Unit 1 - Structural Units & Functions
Lesson 3: Functions of Leaves
The tree's leaves perform many important functions:
- medicinal uses
- food for people and animals
- reduce noise pollution
- they help reduce the Greenhouse Effect
- provide shade
- provide recreation
- shelter for wildlife
- remove pollutants from the air
- perform photosynthesis
- help with the process of transpiration and respiration
- storage for food
Below, you can read about four important life processes performed by the leaves of the tree.
Photosynthesis is a biochemical reaction through which all green plants, including trees, make their food.
The process of photosynthesis requires water and carbon dioxide and then uses light energy from the sun to make glucose and oxygen.
The roots absorb the water from the ground, which is then transported to the leaves. Holes on the underside of the leaves, called stomata, allow the carbon dioxide to pass into the leaf. The chlorophyll in the leaf absorbs the light energy needed to turn the raw ingredients of water and carbon dioxide into glucose and oxygen.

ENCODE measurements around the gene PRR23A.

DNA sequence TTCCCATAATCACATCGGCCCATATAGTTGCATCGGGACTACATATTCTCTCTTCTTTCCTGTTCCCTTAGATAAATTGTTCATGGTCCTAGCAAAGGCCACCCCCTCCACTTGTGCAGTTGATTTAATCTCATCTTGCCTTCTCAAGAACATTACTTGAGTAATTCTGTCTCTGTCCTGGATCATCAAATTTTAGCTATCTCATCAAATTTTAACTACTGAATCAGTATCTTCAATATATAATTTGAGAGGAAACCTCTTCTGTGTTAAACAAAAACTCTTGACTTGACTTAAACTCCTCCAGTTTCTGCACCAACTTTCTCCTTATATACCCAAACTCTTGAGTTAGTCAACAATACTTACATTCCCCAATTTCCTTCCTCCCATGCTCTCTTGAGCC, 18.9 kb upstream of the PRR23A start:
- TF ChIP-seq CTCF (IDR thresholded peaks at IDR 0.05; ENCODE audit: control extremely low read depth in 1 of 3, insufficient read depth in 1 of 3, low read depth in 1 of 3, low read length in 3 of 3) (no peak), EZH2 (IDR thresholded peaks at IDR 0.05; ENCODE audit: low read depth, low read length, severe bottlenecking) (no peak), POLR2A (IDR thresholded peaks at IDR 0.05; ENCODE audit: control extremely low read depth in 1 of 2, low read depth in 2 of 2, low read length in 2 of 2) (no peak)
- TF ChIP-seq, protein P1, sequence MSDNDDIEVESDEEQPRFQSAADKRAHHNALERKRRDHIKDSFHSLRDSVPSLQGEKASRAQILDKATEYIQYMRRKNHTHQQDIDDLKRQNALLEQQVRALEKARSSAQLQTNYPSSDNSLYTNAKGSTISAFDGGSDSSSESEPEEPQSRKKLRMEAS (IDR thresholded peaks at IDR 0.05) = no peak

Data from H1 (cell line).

The oxygen made from photosynthesis is released back into the atmosphere through the leaf stomata, becoming a critical component of the air we breathe.
The glucose made during photosynthesis is used by the tree for energy to live, grow and repair.
Click here to watch a video on photosynthesis.
Then take the quiz to test your knowledge.
Transpiration is the process in which water, absorbed by the roots, is transported to the stomata, where it changes to vapor and is released into the atmosphere. Transpiration is simply the evaporation of water from the leaves.
Click here to watch a video on the trees in the Amazon and transpiration.
In many ways, respiration is the opposite of photosynthesis. Trees take the sugars, produced during photosynthesis, and oxygen in order to produce energy for tree growth.
Respiration in trees can be compared to inhaling air into our lungs; photosynthesis is compared to exhaling.
The leaves function as the food storage for the tree; short and long term.
On a short term basis, during the daytime, sugars accumulate in the leaves; starch is then produced and stored in the chloroplasts.
At night, the starch is broken down into glucose and converted to transportable forms like sucrose.
It has also been shown that food is stored in the leaves until they wither and die. This food is exported to the stem before the leaf falls and is then used in the development of the next shoot.